Beautiful, pristine Stebbins Gulch a trip through geological time

Art Weber

        Ohio is chock full of places to be discovered – surprising places, like hollows, waterfalls, stunning overlooks, bogs and untouched woodlands dotted with huge trees. Places that bears and otters, pelicans and plovers, brook trout and beavers call home.
        Hocking Hills is an obvious poster child for the fascinating and unique. All those beautiful sandstone gorges cut and shaped by tumbling streams. Hocking Hills State Park never fails to amaze. Tens of thousands of visitors are awed by it every year. It’s an obvious choice for enjoying natural beauty.
        However, there are so many more, including unlikely places seen by a mere handful of people every year.
        Take Stebbins Gulch, for example. It’s a National Natural Landmark and has been since 1967, shortly after the designation program started.
        Beautiful, unusual and surprising are just some of the descriptive words for Stebbins. The gulch is protected and visitation strictly controlled, and it’s not public land.
        It’s part of Holden Arboretum, a highly respected institution dominated by formal plantings and collections. Headquartered in Kirtland, Ohio, east of Cleveland, the forests and gardens bridge Lake and Geauga counties. It’s also home for not one but two National Natural Landmarks.
        Stebbins Gulch is as unlike a formal arboretum as can be found.
        They call it a trail that visitors follow from the base of the gulch to its head, but it’s not what you’d think. You get wet, splashing back and forth across Stebbins Run, the stream that created this natural marvel. For nearly two miles, hikers work their way up the gulch over a jet-black base of stratified Cleveland shale. Be forewarned that Holden calls it a rigorous hike that can only be done as part of a guided group tour.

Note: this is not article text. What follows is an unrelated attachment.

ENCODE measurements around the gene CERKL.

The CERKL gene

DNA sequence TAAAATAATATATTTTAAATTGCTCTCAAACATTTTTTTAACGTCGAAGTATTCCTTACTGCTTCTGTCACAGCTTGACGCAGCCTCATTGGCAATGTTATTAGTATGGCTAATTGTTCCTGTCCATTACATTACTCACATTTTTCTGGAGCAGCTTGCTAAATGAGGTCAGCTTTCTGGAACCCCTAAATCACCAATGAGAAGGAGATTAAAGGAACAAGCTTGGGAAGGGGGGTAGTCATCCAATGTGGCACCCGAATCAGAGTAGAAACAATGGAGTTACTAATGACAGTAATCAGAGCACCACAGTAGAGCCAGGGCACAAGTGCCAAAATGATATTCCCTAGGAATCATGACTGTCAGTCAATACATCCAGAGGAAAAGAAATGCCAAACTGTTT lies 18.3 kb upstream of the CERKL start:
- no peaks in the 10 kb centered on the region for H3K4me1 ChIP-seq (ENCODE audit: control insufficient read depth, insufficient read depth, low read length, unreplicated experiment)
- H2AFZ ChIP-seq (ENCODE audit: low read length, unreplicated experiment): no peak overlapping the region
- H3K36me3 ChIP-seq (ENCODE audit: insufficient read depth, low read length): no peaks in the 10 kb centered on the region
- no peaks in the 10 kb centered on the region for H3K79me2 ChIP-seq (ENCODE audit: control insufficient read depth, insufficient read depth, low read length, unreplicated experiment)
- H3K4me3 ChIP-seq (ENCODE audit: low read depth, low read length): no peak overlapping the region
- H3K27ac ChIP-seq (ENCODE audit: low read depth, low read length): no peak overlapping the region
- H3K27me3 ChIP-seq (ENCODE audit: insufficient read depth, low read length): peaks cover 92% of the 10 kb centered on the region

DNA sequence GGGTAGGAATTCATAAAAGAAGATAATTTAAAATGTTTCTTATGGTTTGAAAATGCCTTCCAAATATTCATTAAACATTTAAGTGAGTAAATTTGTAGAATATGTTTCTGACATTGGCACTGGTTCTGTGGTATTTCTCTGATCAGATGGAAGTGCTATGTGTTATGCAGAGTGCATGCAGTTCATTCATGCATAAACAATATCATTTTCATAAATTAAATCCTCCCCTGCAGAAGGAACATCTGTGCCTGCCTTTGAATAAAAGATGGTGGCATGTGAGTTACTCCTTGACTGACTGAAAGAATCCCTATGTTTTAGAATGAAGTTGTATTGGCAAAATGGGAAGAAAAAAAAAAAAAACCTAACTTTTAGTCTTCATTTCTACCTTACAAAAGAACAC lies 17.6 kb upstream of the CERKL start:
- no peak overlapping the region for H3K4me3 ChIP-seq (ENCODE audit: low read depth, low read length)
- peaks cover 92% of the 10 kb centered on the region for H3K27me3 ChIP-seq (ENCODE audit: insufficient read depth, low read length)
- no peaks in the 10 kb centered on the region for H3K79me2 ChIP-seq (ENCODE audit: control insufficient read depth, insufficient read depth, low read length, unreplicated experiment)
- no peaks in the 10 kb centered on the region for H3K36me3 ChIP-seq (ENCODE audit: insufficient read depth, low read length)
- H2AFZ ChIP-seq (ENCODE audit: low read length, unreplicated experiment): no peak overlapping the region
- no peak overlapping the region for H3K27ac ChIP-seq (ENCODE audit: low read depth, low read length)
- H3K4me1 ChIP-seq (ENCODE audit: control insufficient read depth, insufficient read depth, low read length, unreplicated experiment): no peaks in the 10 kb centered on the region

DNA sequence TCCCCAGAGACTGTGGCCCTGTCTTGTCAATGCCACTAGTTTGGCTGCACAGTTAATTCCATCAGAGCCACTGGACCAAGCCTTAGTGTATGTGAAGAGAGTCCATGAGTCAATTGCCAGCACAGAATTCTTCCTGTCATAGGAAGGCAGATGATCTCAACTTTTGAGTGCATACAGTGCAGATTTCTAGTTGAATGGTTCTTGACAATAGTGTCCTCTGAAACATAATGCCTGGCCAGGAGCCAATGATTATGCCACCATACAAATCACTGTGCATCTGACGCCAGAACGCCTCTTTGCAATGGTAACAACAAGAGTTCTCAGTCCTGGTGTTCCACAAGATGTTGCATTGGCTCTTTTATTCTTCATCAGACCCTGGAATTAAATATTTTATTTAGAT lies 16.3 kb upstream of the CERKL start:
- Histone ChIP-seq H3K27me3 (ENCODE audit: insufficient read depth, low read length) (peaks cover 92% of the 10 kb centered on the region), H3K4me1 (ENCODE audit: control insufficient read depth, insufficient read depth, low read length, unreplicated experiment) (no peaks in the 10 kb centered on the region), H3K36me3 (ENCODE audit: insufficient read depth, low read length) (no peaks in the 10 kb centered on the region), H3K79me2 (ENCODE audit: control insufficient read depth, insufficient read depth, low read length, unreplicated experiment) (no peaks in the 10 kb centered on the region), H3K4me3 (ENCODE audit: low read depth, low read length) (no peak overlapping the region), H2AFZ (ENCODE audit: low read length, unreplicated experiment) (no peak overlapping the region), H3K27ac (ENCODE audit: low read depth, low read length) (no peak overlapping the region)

It all starts innocently enough. The depth of the gulch isn’t apparent until the trail descends, following the high walls of the ravine. It is a trip through geologic time into the wild, a place out of touch with the sights and sounds of modern life.
        Eventually, the trail meets the stream that created this natural marvel. The real adventure begins at that spot and the trail follows the bottom of the gulch the rest of the way. At that spot, Stebbins Run slips over a wonderful little waterfall, the first of six cascades and waterfalls walkers will encounter and conquer.
        It’s pristine – the way the natural face of Ohio should be. Nothing unsightly, no unwelcome sounds. Only the roar of clean, clear water rushing between dramatic rock walls and tumbling over ledges and down slides of jet black oil-rich Cleveland shale. The trail rises through five distinct geologic units of Paleozoic sediments with origins 370 million years ago.
        A fee is charged for the guided tours, which are offered several times through the year. Reservations are required and participants must be over 12 years of age and minors must be accompanied by an adult. For more information start with Or call the arboretum at 216-946-4400.
        It’s well worth the effort.


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